All I got from the excerpted text was that the woman writing it is a gigantic attention whore, which, if representative of Muslim women, would make them not much different from women in general. Hardly a surprising observation.

  12. #12 Anthony McCarthy
    June 4, 2011

    Got that, Sara, Julian knows what you should wear better than you do. By his own statement, he’s a controlling schmuck, you are not to wear what you choose to wear.

  13. #13 julian
    June 4, 2011

    Mr. McCarthy, how can you, as a feminist (forgive me if I’m remembering you wrong) look at both Sara’s rationalization and that of Nadia El-Awady with approval?

  14. #14 julian
    June 4, 2011

    @Tyler

    She isn’t an attention whore but you might be a twit for that comment. Hard to tell.

  15. #15 TylerD
    June 4, 2011

    *grabs popcorn and waits for more white-knighting to commence*

  16. #16 Anthony McCarthy
    June 4, 2011

    Sara is an adult and an adult gets to make her own decisions about what she wears without consulting you or me.

    This reminds me ever so much of the scene in the old Dr. Who show “Robot” when the guy checking credentials at the door of the crypto-fascist science club questions Sarah Jane about the suitability of her outfit. When she says that’s for her to decide the little twit says “For the time being”.

    How about makeup that spreads eye and other infections? High heels, the Western form of foot binding. How about girdles that ruin the muscle tone of the person wearing it. You going to go give the Westerners who wear those a piece of your small mind?

  17. #17 julian
    June 5, 2011

    I take from your examples of Western sexism in how it requires women to dress you not only see the sexism in how Islam requires women to dress you consider it harmful.

    Had Sara said this is between me and my husband would you be so eager to console her and say she made the right decision? I think your God has compromised your integrity, Mr. McCarthy. He’s made you made you an apologist for an overtly sexist culture.

  18. #18 julian
    June 5, 2011

    Tyler go back to /b/. I don’t have the patience to deal with you and McCarthy.

  19. #19 Emma
    June 5, 2011

    Hi Josh

    You’ve probably seen it already, but if not, Leila Ahmed’s latest book ‘The Quiet Revolution: The Veil’s Resurgence from the Middle East to America’ might be of interest. In it she argues that in some instances, wearing the hijab helps women to subvert other conventions. Ahmed argues that wearing the veil can be a way of negotiating more freedom within the context of say, family or societal expectations. Her research is focused mainly on Egypt rather than say the US, but makes some interesting points.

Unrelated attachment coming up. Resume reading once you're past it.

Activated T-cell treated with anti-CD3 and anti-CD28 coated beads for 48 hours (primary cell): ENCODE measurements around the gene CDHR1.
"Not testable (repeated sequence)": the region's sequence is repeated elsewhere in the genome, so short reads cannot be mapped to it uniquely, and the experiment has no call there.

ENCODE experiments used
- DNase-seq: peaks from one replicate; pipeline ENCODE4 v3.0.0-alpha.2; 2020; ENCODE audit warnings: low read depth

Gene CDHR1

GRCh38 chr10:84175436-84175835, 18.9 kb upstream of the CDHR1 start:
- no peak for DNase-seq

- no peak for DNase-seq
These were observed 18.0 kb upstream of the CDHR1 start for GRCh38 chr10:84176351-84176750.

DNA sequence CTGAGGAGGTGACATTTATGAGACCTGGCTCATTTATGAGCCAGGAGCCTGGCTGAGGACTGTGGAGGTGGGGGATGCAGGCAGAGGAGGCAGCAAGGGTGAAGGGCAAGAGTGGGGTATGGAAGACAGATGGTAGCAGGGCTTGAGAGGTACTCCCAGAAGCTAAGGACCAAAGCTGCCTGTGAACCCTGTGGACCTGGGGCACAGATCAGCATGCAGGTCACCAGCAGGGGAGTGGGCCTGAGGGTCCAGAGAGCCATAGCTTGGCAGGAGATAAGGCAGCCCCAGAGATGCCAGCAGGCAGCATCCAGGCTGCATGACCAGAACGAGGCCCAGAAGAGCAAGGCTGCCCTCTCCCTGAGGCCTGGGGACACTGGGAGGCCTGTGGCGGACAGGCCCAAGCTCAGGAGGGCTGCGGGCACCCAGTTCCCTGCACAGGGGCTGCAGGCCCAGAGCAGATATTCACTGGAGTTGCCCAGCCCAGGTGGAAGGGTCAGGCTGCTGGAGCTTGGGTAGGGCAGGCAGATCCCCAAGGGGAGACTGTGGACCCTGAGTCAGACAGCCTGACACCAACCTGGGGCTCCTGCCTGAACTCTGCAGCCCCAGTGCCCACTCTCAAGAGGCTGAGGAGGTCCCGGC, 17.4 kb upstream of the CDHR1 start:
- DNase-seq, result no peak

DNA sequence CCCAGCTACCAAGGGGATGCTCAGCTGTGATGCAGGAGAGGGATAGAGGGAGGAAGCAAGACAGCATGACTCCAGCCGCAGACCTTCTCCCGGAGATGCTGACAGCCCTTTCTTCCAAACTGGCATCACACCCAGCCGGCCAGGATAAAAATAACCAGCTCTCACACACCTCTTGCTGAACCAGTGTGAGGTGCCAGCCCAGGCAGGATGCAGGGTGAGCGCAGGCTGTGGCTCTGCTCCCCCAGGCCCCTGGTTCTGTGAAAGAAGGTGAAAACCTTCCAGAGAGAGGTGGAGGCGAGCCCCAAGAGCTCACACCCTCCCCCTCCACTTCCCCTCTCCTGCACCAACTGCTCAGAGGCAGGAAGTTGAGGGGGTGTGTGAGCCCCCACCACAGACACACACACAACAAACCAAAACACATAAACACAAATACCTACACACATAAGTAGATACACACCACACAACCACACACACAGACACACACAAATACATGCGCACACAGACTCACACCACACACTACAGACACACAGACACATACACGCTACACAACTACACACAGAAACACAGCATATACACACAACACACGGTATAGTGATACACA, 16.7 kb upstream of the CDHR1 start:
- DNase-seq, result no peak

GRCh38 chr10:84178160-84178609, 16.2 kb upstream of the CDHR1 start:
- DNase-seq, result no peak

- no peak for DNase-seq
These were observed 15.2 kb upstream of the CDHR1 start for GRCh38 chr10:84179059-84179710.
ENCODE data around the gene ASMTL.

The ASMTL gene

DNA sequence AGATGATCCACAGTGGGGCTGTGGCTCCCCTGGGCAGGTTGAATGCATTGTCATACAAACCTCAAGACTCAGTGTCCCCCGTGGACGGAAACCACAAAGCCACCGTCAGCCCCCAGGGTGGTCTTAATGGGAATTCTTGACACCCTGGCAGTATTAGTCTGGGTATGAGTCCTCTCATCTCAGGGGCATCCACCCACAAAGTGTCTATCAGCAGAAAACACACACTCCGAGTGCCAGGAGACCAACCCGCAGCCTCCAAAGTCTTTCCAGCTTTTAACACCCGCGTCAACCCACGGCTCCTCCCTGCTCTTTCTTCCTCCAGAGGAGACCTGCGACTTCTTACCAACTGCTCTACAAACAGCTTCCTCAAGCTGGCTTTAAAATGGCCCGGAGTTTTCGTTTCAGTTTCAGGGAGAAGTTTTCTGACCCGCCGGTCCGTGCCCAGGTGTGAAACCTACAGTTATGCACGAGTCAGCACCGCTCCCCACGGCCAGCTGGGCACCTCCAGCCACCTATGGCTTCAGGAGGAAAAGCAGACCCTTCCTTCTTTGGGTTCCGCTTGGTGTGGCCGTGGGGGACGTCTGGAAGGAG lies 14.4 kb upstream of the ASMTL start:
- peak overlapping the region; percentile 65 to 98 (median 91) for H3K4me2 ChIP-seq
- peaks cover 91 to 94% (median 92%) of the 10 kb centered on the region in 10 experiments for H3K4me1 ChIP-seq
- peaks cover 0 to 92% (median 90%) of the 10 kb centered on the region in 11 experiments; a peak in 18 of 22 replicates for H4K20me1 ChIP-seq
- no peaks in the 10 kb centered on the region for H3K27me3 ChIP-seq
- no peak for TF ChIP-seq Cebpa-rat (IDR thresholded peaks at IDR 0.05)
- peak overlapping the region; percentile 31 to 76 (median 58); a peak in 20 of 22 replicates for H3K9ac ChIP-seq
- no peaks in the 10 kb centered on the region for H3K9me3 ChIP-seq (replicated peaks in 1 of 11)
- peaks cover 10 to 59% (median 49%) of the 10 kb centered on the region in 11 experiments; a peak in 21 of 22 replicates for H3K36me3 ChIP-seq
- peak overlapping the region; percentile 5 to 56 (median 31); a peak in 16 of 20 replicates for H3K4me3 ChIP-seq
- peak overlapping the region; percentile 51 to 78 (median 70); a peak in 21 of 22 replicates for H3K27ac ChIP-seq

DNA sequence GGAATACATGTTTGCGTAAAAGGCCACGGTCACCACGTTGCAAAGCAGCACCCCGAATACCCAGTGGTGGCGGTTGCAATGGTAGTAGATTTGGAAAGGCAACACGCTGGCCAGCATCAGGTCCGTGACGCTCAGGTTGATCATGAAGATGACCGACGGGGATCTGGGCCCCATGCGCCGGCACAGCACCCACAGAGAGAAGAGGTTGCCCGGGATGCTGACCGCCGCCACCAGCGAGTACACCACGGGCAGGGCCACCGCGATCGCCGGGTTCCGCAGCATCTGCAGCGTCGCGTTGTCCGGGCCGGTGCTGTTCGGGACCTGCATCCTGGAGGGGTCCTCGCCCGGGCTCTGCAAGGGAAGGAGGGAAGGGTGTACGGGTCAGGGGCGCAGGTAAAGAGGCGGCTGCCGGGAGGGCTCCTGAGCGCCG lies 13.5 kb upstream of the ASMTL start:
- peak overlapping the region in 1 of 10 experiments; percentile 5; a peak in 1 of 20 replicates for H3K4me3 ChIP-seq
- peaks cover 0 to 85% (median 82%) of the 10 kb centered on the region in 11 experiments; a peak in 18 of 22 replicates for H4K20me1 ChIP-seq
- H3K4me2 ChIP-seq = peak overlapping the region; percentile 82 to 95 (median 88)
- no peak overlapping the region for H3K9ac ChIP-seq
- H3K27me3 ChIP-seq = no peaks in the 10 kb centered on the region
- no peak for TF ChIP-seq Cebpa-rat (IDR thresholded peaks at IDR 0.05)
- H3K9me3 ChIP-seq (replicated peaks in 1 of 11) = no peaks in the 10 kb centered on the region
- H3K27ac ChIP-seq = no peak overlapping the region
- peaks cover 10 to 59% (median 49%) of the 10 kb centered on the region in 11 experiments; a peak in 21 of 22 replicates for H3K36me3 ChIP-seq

20. #20 Anthony McCarthy
    June 5, 2011

    Julian, Barcelona is not an Islamic country, you did read the article, did you not? How about this part:

    I’m back home in Cairo, wearing my hijab. I don’t feel regret for having experimented. And I don’t currently feel like I want to permanently take off my hijab. There are a few reasons I feel that way. I don’t expect people’s reactions to me taking off the hijab in Egypt – people I know – to be positive or supportive or we-could-care-less. There would be lots of drama involved and I don’t know that I’m up for that.There’s also a part of me that still feels that the hijab might be obligatory. Maybe God really does want me to cover up from head to toe. I still need to figure that one out.

    In the meantime, I’m glad to think I have options. It’s exciting to think that I can continue to experiment when I feel like it in the privacy of my own Europe and perhaps even among friends I can trust. And it’s comforting to think I can continue to wear my hijab when I feel that’s more appropriate, whether for me or for the people around me.

    Whatever she decides is her decision. If she feels it’s possible to exercise that right or not might be part of her decision in Egypt but it’s still her right to decide.

    Sara is an adult who gets to decide what she wants to wear. She doesn’t need some guy’s permission to wear hijab if she chooses to. How would you like her getting to decide what you have to wear or not wear?

    I really don’t want you to feel it’s necessary to “deal with me”. I’m quite happy to have us mutually ignore each other. I’ve tried to broker that agreement with one of your colleagues, only to have them unable to do it.

  21. #21 julian
    June 5, 2011

    But we’re not talking about countries, Mr. McCarthy. We’re talking about Sara and Ms. El-Awady’s religion and the culture that’s imposed this dress code them. And, of course, the community Ms. El-Awady (despite her assurances) that excercises enough control over women that even a worldly and well educated woman feels the need to defer to it.